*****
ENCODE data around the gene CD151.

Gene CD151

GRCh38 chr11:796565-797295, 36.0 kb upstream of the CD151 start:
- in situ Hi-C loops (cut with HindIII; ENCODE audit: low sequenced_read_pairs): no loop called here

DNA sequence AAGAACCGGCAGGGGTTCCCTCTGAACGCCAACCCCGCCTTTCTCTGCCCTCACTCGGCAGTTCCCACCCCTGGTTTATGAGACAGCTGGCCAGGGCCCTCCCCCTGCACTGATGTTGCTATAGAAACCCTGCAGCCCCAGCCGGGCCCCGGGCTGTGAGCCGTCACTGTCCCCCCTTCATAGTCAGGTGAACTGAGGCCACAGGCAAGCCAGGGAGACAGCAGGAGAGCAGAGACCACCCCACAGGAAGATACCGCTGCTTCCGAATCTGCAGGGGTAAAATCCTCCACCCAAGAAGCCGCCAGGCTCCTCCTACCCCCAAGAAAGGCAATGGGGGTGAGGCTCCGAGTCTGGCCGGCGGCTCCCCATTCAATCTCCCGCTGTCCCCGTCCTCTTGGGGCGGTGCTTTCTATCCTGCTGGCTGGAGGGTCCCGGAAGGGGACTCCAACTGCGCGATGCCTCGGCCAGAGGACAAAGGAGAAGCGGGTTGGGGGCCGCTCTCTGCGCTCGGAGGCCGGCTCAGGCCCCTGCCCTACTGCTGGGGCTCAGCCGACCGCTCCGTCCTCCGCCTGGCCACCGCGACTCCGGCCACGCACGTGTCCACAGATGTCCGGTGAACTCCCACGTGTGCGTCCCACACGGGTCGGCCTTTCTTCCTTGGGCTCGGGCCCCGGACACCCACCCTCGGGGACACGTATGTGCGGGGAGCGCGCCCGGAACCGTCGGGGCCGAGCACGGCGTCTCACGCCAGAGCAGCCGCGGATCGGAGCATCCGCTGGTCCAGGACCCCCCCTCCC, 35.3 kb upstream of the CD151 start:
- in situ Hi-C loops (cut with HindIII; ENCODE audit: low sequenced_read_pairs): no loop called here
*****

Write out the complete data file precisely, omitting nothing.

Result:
ENCODE data around the gene CD151.

Gene CD151

GRCh38 chr11:796565-797295, 36.0 kb upstream of the CD151 start:
- in situ Hi-C loops (cut with HindIII; ENCODE audit: low sequenced_read_pairs): no loop called here

DNA sequence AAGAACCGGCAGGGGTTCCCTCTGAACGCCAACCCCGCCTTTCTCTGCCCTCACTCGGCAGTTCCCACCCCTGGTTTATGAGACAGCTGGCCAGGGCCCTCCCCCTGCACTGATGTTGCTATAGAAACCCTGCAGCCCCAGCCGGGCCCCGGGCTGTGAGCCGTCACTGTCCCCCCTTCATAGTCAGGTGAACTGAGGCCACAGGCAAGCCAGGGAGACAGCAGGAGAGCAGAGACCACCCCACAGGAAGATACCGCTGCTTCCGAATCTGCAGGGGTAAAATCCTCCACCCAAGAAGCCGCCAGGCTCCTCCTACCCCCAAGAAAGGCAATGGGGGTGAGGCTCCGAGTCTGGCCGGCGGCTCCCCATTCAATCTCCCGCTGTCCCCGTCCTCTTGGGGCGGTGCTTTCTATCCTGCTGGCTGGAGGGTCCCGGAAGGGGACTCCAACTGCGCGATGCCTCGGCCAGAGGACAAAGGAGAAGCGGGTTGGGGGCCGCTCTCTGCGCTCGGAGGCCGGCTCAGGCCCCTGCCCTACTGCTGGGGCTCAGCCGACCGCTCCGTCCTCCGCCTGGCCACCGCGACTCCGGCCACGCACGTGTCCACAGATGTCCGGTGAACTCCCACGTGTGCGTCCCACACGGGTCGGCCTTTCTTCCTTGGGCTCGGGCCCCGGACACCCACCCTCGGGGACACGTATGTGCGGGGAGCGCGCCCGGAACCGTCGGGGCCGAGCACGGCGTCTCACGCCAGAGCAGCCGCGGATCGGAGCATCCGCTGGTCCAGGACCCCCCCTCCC, 35.3 kb upstream of the CD151 start:
- in situ Hi-C loops (cut with HindIII; ENCODE audit: low sequenced_read_pairs): no loop called here